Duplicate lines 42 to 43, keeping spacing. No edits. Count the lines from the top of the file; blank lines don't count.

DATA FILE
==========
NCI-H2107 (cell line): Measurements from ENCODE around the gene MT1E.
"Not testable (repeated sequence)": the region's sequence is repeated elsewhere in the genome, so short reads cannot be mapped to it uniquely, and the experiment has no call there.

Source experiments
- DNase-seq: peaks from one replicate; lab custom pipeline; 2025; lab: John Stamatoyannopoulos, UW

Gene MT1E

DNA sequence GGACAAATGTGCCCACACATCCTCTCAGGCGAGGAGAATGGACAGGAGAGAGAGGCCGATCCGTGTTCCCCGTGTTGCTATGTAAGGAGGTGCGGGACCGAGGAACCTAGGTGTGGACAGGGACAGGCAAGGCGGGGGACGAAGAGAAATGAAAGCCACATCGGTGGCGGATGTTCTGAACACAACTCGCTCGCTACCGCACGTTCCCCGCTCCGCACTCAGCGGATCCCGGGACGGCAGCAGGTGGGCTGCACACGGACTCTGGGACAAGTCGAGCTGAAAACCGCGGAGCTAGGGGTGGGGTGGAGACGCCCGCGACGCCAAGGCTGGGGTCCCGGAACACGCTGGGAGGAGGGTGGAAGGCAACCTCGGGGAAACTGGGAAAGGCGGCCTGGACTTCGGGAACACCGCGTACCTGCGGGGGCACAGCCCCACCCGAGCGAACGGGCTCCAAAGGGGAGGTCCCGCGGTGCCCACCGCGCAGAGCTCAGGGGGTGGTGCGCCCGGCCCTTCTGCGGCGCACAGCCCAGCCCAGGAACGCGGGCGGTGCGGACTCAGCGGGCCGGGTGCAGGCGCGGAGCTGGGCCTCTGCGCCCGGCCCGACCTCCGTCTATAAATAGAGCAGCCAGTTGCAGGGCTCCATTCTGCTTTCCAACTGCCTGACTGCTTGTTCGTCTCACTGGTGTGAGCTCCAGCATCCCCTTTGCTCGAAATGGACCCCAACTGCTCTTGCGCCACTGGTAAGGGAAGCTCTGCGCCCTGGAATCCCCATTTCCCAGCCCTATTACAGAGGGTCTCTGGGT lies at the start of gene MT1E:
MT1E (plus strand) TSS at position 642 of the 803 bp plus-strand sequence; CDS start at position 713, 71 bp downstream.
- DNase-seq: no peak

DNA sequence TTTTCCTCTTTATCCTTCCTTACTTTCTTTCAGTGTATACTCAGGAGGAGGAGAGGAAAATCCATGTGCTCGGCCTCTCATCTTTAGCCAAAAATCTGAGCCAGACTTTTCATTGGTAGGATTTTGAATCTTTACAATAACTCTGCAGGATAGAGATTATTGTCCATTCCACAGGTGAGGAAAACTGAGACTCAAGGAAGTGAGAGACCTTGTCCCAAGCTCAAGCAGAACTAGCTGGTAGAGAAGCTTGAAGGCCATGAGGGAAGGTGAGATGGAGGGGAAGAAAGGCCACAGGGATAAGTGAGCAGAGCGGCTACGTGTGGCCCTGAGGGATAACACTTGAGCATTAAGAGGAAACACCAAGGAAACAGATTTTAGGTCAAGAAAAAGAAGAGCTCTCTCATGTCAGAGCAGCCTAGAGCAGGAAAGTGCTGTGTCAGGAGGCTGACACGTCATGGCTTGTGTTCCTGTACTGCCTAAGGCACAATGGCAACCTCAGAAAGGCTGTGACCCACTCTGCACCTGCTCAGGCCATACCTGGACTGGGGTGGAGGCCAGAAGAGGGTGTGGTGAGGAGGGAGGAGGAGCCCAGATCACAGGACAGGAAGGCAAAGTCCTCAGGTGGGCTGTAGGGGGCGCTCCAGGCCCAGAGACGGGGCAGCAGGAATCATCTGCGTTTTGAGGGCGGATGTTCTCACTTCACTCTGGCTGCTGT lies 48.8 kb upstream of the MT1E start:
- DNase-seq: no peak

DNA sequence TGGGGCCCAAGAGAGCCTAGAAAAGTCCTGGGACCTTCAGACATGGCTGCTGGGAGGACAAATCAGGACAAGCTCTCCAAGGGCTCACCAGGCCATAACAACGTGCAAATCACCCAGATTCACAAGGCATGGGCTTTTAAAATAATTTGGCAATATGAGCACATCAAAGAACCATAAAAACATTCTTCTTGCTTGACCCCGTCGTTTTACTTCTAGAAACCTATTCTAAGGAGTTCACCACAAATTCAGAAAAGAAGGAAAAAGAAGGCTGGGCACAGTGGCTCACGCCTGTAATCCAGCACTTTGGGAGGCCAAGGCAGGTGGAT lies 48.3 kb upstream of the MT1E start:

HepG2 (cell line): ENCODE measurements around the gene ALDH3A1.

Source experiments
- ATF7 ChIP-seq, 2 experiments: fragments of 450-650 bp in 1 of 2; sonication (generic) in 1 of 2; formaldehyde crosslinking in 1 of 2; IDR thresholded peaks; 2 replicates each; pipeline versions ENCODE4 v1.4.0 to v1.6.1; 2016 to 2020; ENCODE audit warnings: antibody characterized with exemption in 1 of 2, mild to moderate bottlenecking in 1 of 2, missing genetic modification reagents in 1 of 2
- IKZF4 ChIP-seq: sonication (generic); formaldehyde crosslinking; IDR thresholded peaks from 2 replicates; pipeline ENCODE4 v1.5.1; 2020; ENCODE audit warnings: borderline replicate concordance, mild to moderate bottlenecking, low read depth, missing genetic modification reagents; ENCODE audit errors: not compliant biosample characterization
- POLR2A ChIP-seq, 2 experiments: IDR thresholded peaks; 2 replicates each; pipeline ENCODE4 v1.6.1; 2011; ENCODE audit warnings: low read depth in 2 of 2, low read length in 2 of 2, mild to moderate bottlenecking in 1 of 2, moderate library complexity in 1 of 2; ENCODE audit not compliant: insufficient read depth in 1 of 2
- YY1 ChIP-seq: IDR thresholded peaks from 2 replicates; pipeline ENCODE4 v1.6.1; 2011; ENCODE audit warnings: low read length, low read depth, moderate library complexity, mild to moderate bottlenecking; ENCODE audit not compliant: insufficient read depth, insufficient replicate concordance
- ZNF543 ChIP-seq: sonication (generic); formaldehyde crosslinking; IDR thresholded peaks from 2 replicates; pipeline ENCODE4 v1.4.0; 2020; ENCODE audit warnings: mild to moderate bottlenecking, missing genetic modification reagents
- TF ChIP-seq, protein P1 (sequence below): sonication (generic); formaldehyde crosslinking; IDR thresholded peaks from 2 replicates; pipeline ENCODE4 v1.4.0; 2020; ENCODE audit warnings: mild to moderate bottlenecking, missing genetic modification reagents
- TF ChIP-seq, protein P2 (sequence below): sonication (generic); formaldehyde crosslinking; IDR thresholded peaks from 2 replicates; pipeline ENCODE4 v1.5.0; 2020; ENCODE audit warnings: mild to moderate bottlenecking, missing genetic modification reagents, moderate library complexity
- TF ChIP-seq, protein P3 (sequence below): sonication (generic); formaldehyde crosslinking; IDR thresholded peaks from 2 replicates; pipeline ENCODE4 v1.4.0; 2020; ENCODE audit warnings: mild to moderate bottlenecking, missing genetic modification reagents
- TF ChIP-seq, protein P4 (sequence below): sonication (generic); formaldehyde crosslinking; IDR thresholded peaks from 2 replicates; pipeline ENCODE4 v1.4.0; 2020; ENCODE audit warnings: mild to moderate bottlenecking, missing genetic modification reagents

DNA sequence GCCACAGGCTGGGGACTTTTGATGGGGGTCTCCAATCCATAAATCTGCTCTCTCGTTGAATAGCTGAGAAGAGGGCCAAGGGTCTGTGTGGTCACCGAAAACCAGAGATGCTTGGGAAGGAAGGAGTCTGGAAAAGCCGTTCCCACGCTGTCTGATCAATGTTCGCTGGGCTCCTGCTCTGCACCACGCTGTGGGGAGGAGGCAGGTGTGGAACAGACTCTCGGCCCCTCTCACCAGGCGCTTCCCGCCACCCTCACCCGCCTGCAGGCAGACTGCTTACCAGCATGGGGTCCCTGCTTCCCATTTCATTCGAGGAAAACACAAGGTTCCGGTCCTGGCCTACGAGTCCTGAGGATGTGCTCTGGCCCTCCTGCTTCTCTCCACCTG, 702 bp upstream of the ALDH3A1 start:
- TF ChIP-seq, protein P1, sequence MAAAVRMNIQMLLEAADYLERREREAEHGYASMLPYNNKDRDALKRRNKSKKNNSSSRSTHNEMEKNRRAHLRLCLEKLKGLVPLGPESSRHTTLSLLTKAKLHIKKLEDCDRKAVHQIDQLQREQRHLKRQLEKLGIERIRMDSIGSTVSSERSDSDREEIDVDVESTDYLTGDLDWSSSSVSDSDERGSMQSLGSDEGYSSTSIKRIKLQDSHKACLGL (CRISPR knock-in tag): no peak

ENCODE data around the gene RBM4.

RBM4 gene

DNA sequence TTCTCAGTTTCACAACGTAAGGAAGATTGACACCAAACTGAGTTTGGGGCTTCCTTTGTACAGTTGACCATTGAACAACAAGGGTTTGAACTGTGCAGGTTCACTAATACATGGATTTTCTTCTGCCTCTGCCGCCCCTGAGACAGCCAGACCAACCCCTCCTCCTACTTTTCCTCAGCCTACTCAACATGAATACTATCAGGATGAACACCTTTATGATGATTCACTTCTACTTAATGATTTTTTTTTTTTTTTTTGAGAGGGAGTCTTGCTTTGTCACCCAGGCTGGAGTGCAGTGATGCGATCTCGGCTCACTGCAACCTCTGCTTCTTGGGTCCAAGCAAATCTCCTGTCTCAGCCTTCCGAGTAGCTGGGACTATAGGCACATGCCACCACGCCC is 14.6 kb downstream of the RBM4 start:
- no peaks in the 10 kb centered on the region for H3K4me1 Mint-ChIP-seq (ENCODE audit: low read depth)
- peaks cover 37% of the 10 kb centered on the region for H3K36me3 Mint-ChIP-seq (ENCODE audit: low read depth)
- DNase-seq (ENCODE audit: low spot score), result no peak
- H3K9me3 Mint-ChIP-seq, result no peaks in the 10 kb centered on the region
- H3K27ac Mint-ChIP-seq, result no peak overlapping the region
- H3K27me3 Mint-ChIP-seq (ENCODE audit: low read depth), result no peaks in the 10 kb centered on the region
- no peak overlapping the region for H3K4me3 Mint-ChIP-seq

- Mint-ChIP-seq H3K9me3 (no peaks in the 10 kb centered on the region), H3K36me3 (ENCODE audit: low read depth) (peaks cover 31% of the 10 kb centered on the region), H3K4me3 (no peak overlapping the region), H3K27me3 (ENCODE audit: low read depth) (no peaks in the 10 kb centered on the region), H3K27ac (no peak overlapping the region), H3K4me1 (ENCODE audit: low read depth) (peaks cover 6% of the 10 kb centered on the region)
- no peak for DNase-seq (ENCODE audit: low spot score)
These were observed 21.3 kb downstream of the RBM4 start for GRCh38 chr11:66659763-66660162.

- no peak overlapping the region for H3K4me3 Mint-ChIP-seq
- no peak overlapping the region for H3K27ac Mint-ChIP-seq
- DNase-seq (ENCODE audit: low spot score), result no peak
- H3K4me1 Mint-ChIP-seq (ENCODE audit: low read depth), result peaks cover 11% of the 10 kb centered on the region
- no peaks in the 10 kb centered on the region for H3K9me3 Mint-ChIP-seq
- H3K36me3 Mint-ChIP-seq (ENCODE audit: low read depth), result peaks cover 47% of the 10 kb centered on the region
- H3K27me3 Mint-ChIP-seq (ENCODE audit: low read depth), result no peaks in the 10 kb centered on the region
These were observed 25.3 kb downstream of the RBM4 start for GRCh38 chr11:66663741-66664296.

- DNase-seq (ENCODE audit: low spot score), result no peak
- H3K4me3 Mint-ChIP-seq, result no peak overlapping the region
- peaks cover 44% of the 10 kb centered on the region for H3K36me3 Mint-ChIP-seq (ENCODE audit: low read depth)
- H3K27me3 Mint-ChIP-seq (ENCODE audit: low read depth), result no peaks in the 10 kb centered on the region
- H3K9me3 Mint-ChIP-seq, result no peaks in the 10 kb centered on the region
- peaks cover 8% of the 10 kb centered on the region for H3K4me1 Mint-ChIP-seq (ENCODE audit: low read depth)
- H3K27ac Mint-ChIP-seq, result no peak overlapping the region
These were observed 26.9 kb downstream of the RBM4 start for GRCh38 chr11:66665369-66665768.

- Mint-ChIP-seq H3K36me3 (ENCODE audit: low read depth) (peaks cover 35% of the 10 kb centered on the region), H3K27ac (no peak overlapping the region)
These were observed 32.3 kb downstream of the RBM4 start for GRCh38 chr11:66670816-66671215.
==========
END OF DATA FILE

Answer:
- no peaks in the 10 kb centered on the region for H3K9me3 Mint-ChIP-seq
- H3K36me3 Mint-ChIP-seq (ENCODE audit: low read depth), result peaks cover 47% of the 10 kb centered on the region